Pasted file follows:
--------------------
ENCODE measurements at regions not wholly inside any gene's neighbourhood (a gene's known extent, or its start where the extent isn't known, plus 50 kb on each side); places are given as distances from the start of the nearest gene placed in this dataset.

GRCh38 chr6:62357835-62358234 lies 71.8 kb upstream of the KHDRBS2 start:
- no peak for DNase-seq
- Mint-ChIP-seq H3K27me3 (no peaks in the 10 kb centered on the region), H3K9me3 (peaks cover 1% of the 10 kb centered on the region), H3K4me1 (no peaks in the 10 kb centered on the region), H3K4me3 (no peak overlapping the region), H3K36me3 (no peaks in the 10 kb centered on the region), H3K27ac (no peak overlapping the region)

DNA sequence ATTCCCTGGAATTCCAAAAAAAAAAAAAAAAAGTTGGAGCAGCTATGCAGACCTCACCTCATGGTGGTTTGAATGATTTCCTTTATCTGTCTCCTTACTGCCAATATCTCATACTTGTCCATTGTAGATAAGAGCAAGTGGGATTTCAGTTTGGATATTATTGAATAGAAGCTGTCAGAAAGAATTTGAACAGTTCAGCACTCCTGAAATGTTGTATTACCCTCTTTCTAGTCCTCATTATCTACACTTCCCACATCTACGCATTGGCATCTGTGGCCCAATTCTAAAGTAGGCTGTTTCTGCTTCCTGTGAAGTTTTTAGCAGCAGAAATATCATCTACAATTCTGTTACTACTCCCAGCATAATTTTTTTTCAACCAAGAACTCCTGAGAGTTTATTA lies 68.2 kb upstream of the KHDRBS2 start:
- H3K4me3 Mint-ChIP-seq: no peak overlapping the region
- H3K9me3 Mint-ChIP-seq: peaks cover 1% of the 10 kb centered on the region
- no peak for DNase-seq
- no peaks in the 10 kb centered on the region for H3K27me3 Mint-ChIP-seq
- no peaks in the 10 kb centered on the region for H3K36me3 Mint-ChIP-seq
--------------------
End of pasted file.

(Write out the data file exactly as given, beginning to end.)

ENCODE measurements at regions not wholly inside any gene's neighbourhood (a gene's known extent, or its start where the extent isn't known, plus 50 kb on each side); places are given as distances from the start of the nearest gene placed in this dataset.

GRCh38 chr6:62357835-62358234 lies 71.8 kb upstream of the KHDRBS2 start:
- no peak for DNase-seq
- Mint-ChIP-seq H3K27me3 (no peaks in the 10 kb centered on the region), H3K9me3 (peaks cover 1% of the 10 kb centered on the region), H3K4me1 (no peaks in the 10 kb centered on the region), H3K4me3 (no peak overlapping the region), H3K36me3 (no peaks in the 10 kb centered on the region), H3K27ac (no peak overlapping the region)

DNA sequence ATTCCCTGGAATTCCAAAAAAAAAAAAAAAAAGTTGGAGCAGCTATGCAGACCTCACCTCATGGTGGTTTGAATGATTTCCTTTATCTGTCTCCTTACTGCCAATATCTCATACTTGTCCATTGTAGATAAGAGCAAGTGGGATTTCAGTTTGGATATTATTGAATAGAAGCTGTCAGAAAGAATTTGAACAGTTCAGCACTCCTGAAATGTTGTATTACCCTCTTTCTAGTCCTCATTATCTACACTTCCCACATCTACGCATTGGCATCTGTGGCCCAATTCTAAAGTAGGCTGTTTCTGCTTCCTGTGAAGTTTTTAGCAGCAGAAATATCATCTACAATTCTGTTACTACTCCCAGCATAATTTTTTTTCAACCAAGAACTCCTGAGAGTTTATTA lies 68.2 kb upstream of the KHDRBS2 start:
- H3K4me3 Mint-ChIP-seq: no peak overlapping the region
- H3K9me3 Mint-ChIP-seq: peaks cover 1% of the 10 kb centered on the region
- no peak for DNase-seq
- no peaks in the 10 kb centered on the region for H3K27me3 Mint-ChIP-seq
- no peaks in the 10 kb centered on the region for H3K36me3 Mint-ChIP-seq